New research lends support to evidence from numerous recent studies that suggest abrupt climate change appears to be the result of alterations in ocean circulation uniquely associated with ice ages.

“There might be other mechanisms by which greenhouse gases may cause an abrupt climate change, but we know of no such mechanism from the geological record,” said David Battisti, a University of Washington atmospheric sciences professor.

Battisti was part of a team that used a numerical climate model coupled with an oxygen-isotope model to determine what caused climate shifts in a computer-generated episode that mimicked Heinrich events during the last ice age, from 110,000 to 10,000 years ago. Heinrich events produced huge numbers of North Atlantic Ocean icebergs that had broken off from glaciers.

The simulations showed the sudden increase in North Atlantic sea ice cooled the Northern Hemisphere, including the surface of the Indian Ocean, which reduced rainfall over India and weakened the Indian monsoon.

Battisti noted that while carbon dioxide-induced climate change is unlikely to be abrupt, the impacts of changing climate could be.

“When you lose a keystone species, ecosystems can change very rapidly,” he said. “Smoothly retreating sea ice will cause fast warming if you live within a thousand kilometers of the ice. If warming slowly dries already semi-arid places, fires are going to be more likely.”

Previous studies of carbonate deposits from caves in China and India are believed to show the intensity of monsoon precipitation through the ratio of specific oxygen isotopes. The modeling the scientists’ used in the current study reproduced those isotope ratios, and they determined that the Heinrich events were associated with changes in the intensity of monsoon rainfall in India rather than East Asia.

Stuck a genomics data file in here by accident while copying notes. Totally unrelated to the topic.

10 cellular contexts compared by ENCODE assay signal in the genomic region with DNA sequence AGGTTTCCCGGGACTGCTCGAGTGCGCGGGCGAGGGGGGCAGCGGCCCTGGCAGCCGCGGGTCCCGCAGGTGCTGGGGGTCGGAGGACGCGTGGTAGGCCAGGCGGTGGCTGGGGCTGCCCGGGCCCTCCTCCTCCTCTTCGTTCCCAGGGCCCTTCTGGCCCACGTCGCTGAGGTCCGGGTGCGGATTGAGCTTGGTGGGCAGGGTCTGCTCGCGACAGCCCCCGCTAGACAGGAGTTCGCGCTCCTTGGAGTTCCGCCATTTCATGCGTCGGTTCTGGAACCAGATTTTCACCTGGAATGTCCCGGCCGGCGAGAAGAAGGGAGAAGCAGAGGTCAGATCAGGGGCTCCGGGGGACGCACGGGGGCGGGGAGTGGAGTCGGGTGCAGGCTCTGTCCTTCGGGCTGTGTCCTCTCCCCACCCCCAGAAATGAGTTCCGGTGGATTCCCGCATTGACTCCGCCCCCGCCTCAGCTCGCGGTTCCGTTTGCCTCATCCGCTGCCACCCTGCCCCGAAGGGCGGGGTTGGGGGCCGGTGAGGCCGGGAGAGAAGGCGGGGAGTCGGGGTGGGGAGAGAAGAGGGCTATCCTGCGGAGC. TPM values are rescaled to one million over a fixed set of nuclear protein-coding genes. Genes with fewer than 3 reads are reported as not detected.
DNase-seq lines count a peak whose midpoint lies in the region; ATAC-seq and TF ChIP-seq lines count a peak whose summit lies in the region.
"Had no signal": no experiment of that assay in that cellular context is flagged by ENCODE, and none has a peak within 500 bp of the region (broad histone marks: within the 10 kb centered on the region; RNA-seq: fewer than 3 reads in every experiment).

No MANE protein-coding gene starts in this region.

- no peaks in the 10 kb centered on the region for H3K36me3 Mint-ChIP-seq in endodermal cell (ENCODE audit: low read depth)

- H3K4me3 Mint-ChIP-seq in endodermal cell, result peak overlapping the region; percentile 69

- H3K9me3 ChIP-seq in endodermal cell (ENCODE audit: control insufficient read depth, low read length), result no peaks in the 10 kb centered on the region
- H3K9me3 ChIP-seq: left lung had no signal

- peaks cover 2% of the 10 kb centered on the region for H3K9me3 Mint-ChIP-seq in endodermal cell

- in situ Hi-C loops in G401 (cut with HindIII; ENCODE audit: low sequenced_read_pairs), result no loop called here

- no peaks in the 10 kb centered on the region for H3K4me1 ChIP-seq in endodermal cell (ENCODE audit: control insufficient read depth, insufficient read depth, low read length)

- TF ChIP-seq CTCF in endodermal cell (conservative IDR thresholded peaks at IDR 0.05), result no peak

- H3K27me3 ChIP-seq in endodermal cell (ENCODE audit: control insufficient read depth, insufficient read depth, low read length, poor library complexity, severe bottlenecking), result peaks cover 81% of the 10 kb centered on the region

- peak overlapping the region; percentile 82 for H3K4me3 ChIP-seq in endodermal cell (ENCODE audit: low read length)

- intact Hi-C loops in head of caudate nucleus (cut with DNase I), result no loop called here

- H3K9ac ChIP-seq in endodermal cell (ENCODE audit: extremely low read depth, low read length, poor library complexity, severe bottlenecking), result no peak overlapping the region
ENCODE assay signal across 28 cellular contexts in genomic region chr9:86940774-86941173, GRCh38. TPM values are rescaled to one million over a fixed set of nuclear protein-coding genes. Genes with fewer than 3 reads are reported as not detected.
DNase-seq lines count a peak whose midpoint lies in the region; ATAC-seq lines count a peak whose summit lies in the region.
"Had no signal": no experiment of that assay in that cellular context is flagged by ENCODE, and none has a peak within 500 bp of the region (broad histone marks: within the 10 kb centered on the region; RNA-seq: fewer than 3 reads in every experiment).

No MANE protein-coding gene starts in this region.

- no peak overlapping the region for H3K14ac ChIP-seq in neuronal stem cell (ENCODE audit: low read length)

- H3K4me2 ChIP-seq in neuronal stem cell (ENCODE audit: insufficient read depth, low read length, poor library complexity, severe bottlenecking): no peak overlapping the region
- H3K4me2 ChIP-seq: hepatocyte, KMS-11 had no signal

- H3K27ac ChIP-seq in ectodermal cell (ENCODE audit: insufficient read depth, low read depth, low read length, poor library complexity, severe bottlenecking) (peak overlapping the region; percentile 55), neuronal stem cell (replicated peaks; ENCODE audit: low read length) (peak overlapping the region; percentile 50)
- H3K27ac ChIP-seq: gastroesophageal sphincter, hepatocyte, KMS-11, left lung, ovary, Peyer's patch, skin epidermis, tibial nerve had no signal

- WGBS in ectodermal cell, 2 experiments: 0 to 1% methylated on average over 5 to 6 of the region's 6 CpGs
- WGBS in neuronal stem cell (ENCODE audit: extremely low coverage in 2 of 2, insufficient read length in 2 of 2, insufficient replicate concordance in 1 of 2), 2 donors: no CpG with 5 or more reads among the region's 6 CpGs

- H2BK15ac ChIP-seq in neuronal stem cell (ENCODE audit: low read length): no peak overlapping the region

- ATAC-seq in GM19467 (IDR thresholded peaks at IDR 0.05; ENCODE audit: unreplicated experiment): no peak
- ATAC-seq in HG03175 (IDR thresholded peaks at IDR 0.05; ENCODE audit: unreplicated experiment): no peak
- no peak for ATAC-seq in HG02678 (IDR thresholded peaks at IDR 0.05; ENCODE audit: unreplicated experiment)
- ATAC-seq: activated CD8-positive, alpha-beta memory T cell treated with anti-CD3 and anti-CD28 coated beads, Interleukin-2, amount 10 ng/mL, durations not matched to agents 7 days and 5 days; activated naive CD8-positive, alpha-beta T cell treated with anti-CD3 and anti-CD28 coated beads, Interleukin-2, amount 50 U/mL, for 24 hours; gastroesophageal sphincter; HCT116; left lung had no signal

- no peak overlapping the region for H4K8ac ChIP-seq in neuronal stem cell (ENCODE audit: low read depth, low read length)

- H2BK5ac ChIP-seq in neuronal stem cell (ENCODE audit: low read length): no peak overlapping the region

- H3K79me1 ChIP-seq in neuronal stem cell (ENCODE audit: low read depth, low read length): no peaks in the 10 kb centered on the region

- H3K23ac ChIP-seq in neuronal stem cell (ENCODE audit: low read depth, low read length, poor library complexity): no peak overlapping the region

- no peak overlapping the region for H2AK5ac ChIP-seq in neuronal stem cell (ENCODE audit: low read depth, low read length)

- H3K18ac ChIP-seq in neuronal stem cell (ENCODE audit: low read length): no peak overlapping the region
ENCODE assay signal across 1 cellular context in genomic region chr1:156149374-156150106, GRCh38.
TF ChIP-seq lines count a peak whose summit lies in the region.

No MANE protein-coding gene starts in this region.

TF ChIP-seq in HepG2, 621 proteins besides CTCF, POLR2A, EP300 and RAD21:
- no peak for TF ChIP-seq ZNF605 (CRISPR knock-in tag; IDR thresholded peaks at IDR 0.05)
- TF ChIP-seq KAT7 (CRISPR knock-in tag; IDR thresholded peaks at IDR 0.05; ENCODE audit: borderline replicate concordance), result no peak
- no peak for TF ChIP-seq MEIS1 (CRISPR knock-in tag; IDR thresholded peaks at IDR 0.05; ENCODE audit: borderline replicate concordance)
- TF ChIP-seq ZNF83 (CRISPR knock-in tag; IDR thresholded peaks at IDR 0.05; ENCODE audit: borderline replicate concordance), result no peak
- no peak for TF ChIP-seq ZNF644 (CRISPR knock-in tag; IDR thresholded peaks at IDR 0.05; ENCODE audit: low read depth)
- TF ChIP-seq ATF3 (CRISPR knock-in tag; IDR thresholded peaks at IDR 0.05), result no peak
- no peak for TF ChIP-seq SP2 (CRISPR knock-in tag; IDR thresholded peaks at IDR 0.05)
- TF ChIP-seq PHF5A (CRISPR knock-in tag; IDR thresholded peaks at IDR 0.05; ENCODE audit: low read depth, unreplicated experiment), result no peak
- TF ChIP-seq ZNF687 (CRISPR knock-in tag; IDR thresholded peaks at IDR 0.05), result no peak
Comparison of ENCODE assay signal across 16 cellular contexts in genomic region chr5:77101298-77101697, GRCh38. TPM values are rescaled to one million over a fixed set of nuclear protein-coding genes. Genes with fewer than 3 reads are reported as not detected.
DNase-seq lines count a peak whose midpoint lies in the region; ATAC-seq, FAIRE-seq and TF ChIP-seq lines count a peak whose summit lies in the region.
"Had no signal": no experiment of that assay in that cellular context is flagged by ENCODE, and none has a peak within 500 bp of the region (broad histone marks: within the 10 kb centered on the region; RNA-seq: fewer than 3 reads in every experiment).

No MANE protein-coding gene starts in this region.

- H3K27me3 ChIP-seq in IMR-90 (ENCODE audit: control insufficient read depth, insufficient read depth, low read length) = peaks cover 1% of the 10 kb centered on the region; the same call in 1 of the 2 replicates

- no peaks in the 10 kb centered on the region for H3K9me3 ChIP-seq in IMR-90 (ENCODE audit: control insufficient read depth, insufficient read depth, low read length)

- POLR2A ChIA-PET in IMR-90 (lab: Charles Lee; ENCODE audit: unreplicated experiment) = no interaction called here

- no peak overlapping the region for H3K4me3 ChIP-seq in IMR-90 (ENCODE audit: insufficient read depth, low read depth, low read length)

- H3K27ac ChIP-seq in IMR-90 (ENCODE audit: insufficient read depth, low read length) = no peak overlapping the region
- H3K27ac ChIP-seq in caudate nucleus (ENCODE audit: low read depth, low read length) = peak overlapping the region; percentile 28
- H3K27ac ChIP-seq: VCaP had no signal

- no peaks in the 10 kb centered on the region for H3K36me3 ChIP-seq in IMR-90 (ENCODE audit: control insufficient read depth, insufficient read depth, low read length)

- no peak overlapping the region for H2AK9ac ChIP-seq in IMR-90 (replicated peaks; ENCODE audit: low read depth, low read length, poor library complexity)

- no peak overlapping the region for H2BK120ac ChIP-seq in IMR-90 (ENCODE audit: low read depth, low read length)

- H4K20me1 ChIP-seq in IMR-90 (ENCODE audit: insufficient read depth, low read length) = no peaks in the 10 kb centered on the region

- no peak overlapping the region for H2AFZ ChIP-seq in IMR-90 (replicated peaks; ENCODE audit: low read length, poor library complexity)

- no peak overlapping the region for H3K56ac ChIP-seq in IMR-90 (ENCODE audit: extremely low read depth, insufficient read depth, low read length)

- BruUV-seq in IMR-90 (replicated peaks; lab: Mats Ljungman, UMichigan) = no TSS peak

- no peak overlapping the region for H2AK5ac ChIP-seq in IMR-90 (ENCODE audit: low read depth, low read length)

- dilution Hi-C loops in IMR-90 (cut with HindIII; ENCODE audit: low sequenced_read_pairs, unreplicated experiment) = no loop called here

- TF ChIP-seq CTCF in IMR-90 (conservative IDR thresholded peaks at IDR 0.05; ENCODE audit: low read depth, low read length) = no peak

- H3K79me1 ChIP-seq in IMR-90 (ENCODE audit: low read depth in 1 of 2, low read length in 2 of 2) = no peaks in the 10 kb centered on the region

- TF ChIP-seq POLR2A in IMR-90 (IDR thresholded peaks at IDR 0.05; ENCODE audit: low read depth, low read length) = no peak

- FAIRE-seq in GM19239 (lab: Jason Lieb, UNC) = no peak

The research is published online June 19 by Nature Geoscience. The lead author is Franceso Pausata of the Bjerknes Centre for Climate Research in Norway. Besides Battisti, other co-authors are Kerim Nisancioglu of UNI Research in Norway and Cecilia Bitz of the UW.

The work was funded by the Norwegian Research Council and the U.S. National Science Foundation.

 

2011-06-24 03:18:11
nealjking

nealjking@gmail...
84.151.62.211

Maybe it would be a good idea to develop a set of simple questions that clarify what he means, and submit them to him. Then post the q&a on SkS and promote it. Battisti really seems to have no idea of what he's encouraging.

2011-06-25 00:24:24PlanetSave's take on this story...
John Hartz
John Hartz
john.hartz@hotmail...
98.122.98.161

Carbon Dioxide Unlikely to Spark Abrupt Climate Change

By Joshua S. Hill, PlanetSave, June 24, 2011

New research into the issue of whether atmospheric carbon dioxide has the capacity to spark an abrupt climate change has shown that past changes are more likely linked to alterations in ocean circulation unique associated with ice ages, rather than a catastrophic level of atmospheric carbon dioxide.

“There might be other mechanisms by which greenhouse gases may cause an abrupt climate change, but we know of no such mechanism from the geological record,” said David Battisti, a University of Washington atmospheric sciences professor.